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AFRICAN SAFARIS - Trips Of A Lifetime

   
     
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Mud Bath

Country: Botswana
Reserve: Linyanti Reserve,
Lodge: Kings Pool

Mud Bath

This is a picture of an elephant spraying mud and water all over its  body. All elephants adore a good mud bath, they play and loll in the mud from grandmothers to infants. Soothing and cooling, this natural treatment protects against insect bites, sun and heat.  Elephants spend a lot of time in water and mud to help them keep cool, since like all large animals they have proportionately less skin area relative to their body mass. The elephant can collect gallons of water with the trunk and then give itself a quick shower. They cannot survive more than 24 hours without drinking. That's why elephants are never too far from a water source.

An elephant's skin is extremely tough, and is about 2.5 cm thick. Even though elephants are referred to as pachyderms, which means 'thick-skinned animals'; elephants know that a mud covering is essential to their health, hence they will wallow in the mud or suck up water to spray on their bodies during bathing, then blow dirt and mud over themselves. The mud will dry and act as a protective sunscreen.

This picture was taken in the Linyanti Reserve.  The Linyanti River (later named the Chobe River), forms the natural border between Namibia and Botswana. Linyanti Wildlife Reserve is located on the southern banks of the Linyanti River. Chobe National Park is the western boundary for The Linyanti Wildlife Reserve. The last stretches of Africa's Great Rift Valley separate the forests of the interior from the rivers and floodplains of the Linyanti and it is along this ridge - and along the Savuti Channel - that the best wildlife can be seen. The Channel stopped flowing between 1980 and 2008; during this time it was an unusual and productive ribbon of grassland that served as a corridor and feeding ground in the surrounding woodland for a wide variety of herbivores.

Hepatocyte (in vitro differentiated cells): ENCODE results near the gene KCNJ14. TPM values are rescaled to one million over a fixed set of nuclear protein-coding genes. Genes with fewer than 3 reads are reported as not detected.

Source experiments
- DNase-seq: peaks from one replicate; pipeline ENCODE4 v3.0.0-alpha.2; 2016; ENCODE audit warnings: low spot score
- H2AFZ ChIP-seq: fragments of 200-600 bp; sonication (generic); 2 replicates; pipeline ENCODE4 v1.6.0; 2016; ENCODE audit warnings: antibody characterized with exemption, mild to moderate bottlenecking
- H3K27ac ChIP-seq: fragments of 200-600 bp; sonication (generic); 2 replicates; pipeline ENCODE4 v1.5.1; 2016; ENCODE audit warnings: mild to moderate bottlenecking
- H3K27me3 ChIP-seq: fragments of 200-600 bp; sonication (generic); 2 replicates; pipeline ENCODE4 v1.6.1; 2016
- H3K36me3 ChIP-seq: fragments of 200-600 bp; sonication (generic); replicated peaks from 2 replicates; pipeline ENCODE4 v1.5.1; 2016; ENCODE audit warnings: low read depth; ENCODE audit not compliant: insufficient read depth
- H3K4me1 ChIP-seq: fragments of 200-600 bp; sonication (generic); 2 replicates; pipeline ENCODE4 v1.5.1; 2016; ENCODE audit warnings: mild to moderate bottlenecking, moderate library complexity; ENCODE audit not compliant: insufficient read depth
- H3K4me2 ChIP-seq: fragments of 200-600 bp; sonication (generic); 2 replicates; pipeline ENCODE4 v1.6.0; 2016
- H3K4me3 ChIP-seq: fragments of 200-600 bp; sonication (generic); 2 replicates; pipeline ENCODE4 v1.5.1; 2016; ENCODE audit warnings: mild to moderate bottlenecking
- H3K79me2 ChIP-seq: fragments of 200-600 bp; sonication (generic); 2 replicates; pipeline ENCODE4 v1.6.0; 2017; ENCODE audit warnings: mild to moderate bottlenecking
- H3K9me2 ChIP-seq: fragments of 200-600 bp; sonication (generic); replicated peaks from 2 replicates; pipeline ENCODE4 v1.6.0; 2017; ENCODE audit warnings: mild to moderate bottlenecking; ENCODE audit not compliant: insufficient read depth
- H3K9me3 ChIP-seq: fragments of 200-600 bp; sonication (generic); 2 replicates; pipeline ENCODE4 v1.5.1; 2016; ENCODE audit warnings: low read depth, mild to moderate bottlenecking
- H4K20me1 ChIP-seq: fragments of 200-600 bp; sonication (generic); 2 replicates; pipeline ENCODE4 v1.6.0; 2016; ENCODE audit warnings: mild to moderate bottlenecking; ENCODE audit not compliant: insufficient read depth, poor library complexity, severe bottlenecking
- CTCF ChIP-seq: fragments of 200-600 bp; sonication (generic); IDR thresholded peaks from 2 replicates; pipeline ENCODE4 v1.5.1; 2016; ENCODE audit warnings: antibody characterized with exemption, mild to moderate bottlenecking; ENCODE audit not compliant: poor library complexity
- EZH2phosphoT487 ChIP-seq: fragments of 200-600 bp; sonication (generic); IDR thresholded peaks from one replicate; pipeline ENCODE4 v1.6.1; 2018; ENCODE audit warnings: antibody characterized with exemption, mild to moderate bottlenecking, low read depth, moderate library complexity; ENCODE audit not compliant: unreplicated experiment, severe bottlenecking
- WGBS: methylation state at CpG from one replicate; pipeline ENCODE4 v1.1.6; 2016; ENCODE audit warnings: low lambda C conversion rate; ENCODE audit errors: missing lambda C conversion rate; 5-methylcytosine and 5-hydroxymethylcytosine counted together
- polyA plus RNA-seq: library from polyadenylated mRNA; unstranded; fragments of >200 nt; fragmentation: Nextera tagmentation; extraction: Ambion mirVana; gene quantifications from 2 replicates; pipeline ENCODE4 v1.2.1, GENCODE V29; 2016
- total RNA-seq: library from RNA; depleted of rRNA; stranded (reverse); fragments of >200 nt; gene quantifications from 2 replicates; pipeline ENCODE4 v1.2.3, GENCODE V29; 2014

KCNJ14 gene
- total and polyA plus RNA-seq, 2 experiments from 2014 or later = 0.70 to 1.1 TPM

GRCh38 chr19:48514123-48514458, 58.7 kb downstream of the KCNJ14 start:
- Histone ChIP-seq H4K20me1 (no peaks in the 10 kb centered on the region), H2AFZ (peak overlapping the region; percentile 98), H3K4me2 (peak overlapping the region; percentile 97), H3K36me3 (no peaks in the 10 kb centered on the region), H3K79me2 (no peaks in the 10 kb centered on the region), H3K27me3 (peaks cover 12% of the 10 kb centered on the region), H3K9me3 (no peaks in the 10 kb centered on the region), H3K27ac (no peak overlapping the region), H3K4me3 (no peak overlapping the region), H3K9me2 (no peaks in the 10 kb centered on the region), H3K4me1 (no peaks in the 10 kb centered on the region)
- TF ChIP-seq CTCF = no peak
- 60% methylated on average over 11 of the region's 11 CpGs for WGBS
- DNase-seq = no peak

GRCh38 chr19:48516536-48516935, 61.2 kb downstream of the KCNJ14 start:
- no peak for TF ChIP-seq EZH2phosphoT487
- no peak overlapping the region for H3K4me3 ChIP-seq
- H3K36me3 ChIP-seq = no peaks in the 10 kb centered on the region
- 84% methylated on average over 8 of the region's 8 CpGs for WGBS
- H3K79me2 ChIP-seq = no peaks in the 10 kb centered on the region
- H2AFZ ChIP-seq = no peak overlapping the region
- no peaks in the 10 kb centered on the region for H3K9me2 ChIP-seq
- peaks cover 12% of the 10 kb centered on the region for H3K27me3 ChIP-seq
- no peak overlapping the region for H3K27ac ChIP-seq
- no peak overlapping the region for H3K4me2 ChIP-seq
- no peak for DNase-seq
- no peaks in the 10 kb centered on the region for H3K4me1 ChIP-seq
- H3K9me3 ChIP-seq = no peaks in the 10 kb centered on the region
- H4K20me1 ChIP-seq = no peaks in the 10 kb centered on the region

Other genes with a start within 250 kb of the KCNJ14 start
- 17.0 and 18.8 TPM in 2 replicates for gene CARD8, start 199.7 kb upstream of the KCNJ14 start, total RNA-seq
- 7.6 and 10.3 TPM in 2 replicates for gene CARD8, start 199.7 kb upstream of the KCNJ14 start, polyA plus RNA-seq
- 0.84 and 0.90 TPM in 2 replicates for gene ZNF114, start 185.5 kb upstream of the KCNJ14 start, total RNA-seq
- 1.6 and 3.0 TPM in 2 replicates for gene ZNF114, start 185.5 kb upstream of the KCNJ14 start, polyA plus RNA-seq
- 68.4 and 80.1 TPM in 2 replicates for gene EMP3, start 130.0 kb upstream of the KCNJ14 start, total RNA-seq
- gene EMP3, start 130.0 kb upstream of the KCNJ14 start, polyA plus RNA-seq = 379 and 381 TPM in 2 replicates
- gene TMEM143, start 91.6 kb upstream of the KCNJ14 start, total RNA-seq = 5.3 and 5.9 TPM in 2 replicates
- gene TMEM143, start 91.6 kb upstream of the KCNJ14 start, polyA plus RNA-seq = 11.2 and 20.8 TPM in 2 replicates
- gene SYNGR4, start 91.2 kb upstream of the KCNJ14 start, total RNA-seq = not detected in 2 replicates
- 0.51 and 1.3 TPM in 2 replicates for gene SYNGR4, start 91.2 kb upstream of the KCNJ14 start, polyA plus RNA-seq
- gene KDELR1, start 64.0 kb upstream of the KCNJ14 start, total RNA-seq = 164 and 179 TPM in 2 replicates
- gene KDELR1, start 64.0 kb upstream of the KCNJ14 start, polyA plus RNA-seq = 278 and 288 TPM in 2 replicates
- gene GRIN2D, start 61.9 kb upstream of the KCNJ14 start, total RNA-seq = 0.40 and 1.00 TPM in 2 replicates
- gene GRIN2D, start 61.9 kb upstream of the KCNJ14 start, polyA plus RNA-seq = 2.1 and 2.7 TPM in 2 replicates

In 2008 the Savute Channel once more became a deep, clear waterway harboring hippo and aquatic life with myriad varieties of water birds. Wildlife, from plains game to a plethora of predators, has had to adapt to a new source of water and all the opportunities and menaces it brought with it. For different species the channel has become a place of refuge, an obstacle, an unrivalled food source, a navigational aid, a larder, a playground, and a graveyard. It is impossible to say yet whether the waters will persist or begin to recede in earnest as much of this will depend on  summer rains.
 
The Linyanti area is renowned for its predators and large concentrations of game, particularly elephant. Dereck and Beverly Joubert made the region famous in their National Geographic films. "Eternal enemies" is a classic, and chronicles in detail the interaction between lion and hyena. National Geographic estimates "Eternal enemies" has been seen by over a billion viewers.

The camp and its lagoon take their name from King Leopold of Sweden who honeymooned here in the mid 1900's.

     
     
     
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Photographed and Copyrighted ©2005 - 2016 All Right Reserved By: Harriet Smith
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